“But what about Fiedler–don’t you feel anything for him?”
“This is a war,” Leamas replied. “It’s graphic and unpleasant because it’s fought on a tiny scale, at close range; fought with a wastage of innocent life sometimes, I admit. But it’s nothing, nothing at all beside other wars–the last or the next.”
“Oh God,” said Liz softly. “You don’t understand. You don’t want to. You’re trying to persuade yourself. It’s far more terrible, what they are doing; to find the humanity in people, in me and whoever else they use, to turn it like a weapon in their hands, and use it to hurt and kill–”
“Christ Almighty!” Leamas cried. “What else have men done since the world began? I don’t believe in anything, don’t you see–not even destruction or anarchy. Fm sick, sick of killing but I don’t see what else they can do. They don’t proselytize; they don’t stand in pulpits or on party platforms and tell us to fight for Peace or for God or whatever it is. They’re the poor sods who try to keep the preachers from blowing each other sky high.”
“You’re wrong,” Liz declared hopelessly; “they’re more wicked than all of us.”
“Because I made love to you when you thought I was a tramp?” Leamas asked savagely.
“Because of their contempt,” Liz replied; “contempt for what is real and good; contempt for love, contempt for. . .”
“Yes,” Leamas agreed, suddenly weary. “That is the price they pay; to despise God and Karl Marx in the same sentence. If that is what you mean.”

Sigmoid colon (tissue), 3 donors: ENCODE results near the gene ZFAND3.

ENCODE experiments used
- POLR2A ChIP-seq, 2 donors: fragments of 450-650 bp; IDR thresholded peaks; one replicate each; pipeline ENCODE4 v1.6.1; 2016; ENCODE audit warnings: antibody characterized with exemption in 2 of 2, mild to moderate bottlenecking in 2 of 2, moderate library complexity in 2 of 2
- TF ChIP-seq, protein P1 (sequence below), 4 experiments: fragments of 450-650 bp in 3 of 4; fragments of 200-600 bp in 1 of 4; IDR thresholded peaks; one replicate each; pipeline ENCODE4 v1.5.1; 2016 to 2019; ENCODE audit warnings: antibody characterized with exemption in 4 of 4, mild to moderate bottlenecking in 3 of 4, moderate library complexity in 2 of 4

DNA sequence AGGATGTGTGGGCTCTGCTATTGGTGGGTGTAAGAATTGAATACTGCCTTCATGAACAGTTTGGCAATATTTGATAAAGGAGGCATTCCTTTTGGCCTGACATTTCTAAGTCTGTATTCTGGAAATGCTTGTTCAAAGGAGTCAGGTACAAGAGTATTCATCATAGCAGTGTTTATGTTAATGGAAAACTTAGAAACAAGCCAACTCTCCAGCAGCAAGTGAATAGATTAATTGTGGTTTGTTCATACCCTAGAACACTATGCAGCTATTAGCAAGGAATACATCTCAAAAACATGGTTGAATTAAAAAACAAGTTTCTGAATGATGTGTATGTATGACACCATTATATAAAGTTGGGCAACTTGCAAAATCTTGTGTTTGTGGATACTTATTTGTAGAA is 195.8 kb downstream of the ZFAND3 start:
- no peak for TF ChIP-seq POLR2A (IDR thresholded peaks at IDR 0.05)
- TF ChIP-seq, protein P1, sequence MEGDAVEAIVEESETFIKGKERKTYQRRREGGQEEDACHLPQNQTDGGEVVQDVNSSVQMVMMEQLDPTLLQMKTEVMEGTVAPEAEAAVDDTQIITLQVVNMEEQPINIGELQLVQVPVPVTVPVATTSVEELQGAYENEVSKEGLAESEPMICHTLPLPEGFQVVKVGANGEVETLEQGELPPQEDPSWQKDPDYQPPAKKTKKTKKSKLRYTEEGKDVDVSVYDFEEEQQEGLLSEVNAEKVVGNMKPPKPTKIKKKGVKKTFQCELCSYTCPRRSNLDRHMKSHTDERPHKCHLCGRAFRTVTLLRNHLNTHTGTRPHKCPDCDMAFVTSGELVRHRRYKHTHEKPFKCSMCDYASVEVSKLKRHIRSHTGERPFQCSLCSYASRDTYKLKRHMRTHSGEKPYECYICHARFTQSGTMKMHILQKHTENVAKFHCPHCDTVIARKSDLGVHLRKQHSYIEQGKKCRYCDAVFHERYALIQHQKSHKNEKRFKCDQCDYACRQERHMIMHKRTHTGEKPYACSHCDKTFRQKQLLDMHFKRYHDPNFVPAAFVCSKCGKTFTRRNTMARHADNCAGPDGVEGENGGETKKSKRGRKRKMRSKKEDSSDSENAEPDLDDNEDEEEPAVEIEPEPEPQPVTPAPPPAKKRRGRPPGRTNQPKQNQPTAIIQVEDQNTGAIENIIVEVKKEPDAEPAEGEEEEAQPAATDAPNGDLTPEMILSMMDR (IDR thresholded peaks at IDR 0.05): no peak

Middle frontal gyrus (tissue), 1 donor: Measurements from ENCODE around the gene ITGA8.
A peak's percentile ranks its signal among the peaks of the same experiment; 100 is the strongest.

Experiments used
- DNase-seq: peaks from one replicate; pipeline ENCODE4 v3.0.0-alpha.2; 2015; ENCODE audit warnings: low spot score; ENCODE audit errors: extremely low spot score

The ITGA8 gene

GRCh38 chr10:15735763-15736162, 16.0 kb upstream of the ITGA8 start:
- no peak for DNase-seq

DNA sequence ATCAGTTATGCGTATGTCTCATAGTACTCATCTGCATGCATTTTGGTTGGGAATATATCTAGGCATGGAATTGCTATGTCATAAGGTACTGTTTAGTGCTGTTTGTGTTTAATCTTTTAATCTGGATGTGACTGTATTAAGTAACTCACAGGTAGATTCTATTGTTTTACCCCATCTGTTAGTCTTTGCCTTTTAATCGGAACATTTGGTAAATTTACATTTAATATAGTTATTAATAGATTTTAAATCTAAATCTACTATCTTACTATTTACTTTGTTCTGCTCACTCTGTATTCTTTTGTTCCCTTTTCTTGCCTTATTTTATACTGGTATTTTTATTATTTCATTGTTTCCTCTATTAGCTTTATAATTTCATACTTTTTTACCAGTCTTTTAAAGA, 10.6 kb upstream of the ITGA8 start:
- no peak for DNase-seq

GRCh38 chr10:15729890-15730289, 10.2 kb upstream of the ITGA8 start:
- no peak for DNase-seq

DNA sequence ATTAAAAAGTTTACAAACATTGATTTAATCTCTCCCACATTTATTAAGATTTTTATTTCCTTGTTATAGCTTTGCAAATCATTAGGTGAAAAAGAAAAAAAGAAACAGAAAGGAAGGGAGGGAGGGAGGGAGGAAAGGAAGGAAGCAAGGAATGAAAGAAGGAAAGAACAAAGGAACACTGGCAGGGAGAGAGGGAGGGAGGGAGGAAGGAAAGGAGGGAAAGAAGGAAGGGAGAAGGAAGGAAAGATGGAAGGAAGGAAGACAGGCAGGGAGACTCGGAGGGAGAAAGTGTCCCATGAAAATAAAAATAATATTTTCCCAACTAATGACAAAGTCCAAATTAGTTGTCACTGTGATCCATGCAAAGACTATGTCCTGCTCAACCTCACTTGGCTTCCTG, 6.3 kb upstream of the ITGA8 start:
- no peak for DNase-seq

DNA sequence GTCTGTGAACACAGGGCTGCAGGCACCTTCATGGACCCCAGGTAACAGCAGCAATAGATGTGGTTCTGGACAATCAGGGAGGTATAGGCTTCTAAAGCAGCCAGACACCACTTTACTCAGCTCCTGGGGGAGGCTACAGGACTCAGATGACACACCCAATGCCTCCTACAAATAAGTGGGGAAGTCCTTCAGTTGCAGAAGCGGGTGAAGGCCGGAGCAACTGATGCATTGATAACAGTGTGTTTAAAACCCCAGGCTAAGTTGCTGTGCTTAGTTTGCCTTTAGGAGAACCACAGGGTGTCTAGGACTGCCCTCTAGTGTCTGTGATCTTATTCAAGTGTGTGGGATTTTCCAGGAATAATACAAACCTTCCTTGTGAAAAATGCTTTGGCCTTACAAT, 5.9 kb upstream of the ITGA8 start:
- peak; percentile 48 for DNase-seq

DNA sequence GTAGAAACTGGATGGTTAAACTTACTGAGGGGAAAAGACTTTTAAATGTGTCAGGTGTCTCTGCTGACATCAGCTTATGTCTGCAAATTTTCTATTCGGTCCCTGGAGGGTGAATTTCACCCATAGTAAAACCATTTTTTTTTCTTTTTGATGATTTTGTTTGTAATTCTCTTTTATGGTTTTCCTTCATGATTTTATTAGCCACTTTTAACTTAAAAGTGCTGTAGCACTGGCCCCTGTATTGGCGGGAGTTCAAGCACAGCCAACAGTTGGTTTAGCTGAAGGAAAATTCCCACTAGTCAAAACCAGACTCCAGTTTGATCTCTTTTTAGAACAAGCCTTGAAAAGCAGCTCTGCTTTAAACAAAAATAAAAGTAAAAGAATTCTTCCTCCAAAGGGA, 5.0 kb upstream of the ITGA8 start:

“It makes you the same,” Liz continued; “the same as Mundt and all the rest. . . . I should know, I was the one who was kicked about, wasn’t I? By them, by you because you don’t care. Only Fiedler didn’t. But the rest of you. . . you all treated me as if I was. . . nothing. . . just currency to pay with…. You’re all the same, Alec.”
“Oh Liz,” he said desperately, “for God’s sake believe me. I hate it, I hate it all, Fm tired. But it’s the world, it’s mankind that’s gone mad. We’re a tiny price to pay . . . but everywhere’s the same, people cheated and misled, whole lives thrown away, people shot and in prison, whole groups and classes of men written off for nothing. And you, your Party–God knows it was built on the bodies of ordinary people. You’ve never seen men die as I have, Liz. . . .”
As he spoke Liz remembered the drab prison courtyard, and the wardress saying, “It is a prison for those who slow down the march . . . for those who think they have the right to err.”
Leamas was suddenly tense, peering forward through the windshield. In the headlights of the car Liz discerned a figure standing in the road. In his hand was a tiny light which he turned on and off as the car approached. “That’s him,” Leamas muttered; switched ofE the headlights and engine, and coasted silently forward. As they drew up, Leamas leaned back and opened the rear door.
Liz did not turn around to look at him as he got in. She was staring stiffly forward, down the street at the falling rain.
“Drive at thirty kilometers,” the man said. His voice was taut, frightened. “I’ll tell you the way. When we reach the place you must get out and run to the wall. The searchlight will be shining at the point where you must climb. Stand in the beam of the searchlight. When the beam moves away begin to climb. You will have ninety seconds to get over. You go first,” he said to Leamas, “and the girl follows. There are iron rungs in the lower part–after that you must pull yourself up as best you can. You’ll have to sit on top and pull the girl up. Do you understand?”
“We understand,” said Leamas. “How long have we got?”
“If you drive at thirty kilometers we shall be there in about nine minutes. The searchlight will be on the wall at five past one exactly. They can give you ninety seconds. Not more.”